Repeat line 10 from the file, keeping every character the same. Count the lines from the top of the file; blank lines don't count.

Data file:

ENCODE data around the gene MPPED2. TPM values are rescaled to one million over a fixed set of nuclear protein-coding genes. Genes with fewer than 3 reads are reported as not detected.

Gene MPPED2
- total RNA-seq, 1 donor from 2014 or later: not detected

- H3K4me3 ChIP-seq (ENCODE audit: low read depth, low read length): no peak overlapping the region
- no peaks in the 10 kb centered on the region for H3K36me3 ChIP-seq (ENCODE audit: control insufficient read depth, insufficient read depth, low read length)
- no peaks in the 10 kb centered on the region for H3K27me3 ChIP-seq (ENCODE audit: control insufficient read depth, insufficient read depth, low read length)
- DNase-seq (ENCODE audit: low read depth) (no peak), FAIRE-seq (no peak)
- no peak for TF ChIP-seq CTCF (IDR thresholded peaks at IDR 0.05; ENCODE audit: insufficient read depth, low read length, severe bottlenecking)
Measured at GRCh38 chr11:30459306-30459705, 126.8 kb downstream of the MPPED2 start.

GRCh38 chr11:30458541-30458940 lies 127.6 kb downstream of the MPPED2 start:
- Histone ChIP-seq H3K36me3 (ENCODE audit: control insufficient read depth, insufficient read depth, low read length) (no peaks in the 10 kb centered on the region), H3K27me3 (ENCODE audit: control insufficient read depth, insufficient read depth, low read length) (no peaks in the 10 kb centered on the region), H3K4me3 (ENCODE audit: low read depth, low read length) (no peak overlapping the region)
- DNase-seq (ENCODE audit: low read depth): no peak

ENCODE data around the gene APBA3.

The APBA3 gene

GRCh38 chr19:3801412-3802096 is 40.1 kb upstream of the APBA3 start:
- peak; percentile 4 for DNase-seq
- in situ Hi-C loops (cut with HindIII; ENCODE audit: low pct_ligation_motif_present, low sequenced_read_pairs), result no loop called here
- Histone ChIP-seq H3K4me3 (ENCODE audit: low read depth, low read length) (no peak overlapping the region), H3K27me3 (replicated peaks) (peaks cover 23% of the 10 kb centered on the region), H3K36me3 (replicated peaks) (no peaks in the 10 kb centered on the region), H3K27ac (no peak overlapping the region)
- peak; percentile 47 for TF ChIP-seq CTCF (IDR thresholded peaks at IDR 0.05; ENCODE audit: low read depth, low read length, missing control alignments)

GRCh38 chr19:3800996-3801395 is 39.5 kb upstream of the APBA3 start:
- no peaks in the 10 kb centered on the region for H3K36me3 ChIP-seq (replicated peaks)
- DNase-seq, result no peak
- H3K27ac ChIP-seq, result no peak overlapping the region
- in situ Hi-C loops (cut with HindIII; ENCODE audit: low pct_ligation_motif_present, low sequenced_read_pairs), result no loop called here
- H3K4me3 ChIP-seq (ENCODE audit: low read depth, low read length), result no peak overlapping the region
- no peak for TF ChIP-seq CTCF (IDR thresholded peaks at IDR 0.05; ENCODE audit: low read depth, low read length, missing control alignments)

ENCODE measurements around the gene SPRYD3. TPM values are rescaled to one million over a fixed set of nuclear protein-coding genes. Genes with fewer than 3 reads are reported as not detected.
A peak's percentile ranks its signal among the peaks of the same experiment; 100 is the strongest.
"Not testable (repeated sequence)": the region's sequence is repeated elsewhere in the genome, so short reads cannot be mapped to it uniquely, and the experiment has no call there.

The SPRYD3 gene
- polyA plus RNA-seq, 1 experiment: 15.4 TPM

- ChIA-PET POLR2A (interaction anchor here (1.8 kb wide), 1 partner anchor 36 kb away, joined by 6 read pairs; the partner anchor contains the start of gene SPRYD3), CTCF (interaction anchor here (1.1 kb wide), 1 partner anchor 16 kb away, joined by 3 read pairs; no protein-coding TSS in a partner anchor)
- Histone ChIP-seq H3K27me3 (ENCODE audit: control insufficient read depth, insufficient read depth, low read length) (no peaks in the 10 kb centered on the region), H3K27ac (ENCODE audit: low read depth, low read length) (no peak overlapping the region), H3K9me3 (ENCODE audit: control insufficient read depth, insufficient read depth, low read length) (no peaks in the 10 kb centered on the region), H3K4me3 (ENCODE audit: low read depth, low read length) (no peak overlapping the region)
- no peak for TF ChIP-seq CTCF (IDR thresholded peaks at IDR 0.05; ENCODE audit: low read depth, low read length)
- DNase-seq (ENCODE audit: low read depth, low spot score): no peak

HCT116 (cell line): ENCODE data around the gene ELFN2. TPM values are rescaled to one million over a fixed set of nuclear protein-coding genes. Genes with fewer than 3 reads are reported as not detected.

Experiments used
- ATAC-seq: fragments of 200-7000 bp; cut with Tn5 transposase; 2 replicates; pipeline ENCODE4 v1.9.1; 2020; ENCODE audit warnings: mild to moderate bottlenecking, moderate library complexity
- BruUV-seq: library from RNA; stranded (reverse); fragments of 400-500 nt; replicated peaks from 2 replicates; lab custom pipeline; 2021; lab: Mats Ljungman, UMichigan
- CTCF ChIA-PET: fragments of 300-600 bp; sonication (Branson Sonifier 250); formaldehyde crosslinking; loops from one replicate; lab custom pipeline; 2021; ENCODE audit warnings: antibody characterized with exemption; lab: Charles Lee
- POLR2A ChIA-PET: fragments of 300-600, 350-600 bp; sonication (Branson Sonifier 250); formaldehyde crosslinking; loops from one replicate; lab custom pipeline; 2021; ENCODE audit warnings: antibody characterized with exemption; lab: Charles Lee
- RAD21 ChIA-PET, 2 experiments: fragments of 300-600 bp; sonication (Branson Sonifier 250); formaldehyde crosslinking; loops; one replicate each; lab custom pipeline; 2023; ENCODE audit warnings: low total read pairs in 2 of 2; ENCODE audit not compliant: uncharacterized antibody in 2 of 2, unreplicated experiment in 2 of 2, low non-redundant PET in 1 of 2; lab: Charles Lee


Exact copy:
GRCh38 chr11:30458541-30458940 lies 127.6 kb downstream of the MPPED2 start: